The lawyer beside Lindsay Lohan
When Lindsay Lohan showed up for court on Thursday, the crowd was not as large as it has been for the actress — anticipating perhaps a resolution, rather than the sort of dramatic turn that’s made her five-year legal saga as compelling as any TV reality show.
The 25-year-old Lohan has been in and out of jail and rehab so many times, her story line seemed to arc toward failure.
She blew off therapy and community service, ticked off counselors and judges. You never knew what to expect from her in the courtroom — a tearful plea, a pout, a fingernail painted with a vulgar taunt.
But one thing never seemed to change: the steady presence of lawyer Shawn Holley, who is as movie-star pretty as her client but has the gravitas to smooth Lohan’s rough edges.
I’ve been pulling for Lohan from the beginning. She’s a talented actress whose on-screen portrayals are an angsty mix of innocence and defiance. Her movies “Mean Girls” and “Freaky Friday” are classic favorites of my daughters.
But talk about bad role-modeling. As a fan, I found Lohan’s missteps disappointing. As a mother, I found her jaunts exhausting. She became a symbol of the reckless self-absorption that’s become routine for some young women — and I don’t just mean Hollywood starlets.
As I watched her legal troubles mount — two DUIs and a jewelry theft — I took an odd sort of comfort from Holley’s presence. They seemed to me more than client and lawyer.
When Lohan was sentenced to jail in 2010, she sobbed in the courtroom on Holley’s shoulder. When Lohan was handcuffed in 2011, Holley looked down as her client was led out of court, as if the lawyer could not bear to watch.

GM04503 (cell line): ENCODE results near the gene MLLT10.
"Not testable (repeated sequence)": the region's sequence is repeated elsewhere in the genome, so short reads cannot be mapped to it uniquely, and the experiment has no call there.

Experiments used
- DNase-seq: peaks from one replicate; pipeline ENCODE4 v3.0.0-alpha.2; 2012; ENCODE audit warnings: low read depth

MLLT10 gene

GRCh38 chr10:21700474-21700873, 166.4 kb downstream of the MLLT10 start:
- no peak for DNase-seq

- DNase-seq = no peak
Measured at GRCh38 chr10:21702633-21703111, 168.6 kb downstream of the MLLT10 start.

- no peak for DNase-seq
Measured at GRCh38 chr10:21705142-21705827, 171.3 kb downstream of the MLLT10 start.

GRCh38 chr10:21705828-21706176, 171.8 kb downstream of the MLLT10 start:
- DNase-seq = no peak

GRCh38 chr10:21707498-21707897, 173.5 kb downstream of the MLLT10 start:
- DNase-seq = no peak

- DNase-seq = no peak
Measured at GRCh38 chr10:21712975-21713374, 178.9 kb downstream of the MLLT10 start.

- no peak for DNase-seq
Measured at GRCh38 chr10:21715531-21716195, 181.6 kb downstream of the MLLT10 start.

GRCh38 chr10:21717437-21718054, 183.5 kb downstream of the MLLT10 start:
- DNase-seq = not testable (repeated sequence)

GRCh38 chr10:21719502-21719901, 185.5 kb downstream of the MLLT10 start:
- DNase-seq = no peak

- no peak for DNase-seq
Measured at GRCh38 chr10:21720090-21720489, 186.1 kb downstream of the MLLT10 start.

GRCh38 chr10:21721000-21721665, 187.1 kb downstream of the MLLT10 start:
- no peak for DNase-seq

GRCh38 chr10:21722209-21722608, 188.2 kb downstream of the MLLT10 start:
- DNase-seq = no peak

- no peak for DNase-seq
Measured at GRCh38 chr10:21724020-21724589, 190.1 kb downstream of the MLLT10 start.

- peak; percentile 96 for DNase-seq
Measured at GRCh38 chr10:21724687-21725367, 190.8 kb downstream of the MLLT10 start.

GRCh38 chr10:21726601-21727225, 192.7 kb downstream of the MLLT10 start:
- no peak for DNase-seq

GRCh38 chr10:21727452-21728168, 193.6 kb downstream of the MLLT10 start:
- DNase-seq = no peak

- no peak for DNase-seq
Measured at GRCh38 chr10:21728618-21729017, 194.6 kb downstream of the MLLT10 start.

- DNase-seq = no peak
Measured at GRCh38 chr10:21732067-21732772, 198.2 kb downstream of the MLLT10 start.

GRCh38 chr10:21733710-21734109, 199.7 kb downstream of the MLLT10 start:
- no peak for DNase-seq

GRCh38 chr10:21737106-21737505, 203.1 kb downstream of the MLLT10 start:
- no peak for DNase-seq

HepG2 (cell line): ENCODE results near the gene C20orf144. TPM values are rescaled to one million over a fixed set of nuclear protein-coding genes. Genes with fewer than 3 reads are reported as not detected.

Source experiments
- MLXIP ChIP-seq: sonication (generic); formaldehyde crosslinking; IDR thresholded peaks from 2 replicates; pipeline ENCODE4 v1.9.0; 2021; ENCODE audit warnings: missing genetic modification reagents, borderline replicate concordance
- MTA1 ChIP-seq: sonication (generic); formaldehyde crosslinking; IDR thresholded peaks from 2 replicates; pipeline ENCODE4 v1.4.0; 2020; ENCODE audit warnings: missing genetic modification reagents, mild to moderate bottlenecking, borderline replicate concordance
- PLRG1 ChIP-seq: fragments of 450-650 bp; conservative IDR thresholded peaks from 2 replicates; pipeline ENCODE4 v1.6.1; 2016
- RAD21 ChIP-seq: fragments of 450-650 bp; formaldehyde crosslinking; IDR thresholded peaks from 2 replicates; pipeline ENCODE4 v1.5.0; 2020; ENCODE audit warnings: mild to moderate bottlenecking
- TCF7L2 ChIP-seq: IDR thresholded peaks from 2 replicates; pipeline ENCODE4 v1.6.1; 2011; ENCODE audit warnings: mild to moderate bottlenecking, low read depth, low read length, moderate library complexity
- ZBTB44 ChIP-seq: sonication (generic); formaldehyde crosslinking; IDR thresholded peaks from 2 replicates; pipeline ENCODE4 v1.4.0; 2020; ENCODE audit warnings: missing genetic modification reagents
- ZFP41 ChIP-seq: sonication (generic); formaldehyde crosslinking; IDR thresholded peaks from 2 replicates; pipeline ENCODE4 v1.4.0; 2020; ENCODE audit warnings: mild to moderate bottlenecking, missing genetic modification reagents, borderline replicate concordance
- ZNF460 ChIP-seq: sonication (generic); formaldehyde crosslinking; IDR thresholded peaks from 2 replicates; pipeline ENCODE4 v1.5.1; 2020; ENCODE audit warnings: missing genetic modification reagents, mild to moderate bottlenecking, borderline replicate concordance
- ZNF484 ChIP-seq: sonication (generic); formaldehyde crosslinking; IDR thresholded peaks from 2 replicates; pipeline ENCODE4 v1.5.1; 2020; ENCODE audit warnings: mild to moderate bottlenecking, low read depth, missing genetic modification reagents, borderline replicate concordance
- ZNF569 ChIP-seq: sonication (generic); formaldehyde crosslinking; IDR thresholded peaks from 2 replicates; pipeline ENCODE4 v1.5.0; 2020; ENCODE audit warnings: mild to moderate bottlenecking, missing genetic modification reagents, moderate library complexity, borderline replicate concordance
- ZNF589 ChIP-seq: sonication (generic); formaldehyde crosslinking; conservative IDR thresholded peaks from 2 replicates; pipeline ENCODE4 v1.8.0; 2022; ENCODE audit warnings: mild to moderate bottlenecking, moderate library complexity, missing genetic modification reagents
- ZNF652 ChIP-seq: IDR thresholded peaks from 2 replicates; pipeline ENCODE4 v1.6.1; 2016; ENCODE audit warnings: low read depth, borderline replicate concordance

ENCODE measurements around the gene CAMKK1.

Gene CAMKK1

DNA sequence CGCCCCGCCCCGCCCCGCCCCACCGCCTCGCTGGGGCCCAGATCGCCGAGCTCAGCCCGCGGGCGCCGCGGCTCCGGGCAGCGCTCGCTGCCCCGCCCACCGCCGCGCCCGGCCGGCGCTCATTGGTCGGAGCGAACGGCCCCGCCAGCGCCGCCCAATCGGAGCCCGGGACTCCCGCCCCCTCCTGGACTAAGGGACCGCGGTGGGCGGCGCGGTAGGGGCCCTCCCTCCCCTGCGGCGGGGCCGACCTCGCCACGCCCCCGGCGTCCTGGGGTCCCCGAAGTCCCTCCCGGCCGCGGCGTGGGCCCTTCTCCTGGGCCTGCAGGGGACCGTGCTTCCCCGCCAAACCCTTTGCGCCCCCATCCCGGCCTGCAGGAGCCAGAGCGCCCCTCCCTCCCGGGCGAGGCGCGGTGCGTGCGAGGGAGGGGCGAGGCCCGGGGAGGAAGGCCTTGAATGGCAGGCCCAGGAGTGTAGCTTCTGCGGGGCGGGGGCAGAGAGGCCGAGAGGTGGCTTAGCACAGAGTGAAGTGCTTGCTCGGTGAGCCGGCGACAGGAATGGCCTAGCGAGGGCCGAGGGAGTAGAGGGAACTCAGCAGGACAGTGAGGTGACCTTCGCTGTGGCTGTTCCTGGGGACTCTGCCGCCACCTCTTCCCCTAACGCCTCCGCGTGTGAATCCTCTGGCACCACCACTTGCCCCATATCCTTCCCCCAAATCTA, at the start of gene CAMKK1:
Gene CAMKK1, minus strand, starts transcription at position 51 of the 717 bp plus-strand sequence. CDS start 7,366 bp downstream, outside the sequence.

On Thursday, Holley scribbled notes on her legal pad as the judge complimented Lohan’s progress. She allowed herself the slightest smile when the judge pronounced Lohan’s probation “terminated.”
We witnessed the hug between Lohan and Holley. We didn’t get to hear Lohan’s whispered “I love you.”
A few hours after Lohan was freed, I headed off to meet her lawyer. In my 30-minute drive, I heard the story of Lohan’s court hearing three times on the radio. She was wearing a “tight-fitting blue pantsuit,” one announcer intoned.
She wasn’t. It was more like teal, and it was tailored and tasteful — conservative, if you’re 25.
It seems we can’t resist a dig, even on her most triumphant morning. That reflects our investment in her bad-girl persona. And that troubles Holley.
“Lindsay’s incredibly strong, but she’s also very fragile,” Holley said. “I can’t imagine what it must be like to be her and feel how much people are kind of waiting for your downfall. That’s got to be difficult, hurtful. And she doesn’t deserve it.”
That’s the celebrity lawyer speaking — but it’s also the mother of a 9-year-old daughter, an attorney who got her start as a public defender, a woman who still remembers her own youthful misadventures.
“Let’s just say I had fun,” said Holley, who went to UCLA from Fairfax High, spent a year teaching English at Washington Prep, then enrolled at Southwestern Law School because she didn’t know what to do with her life.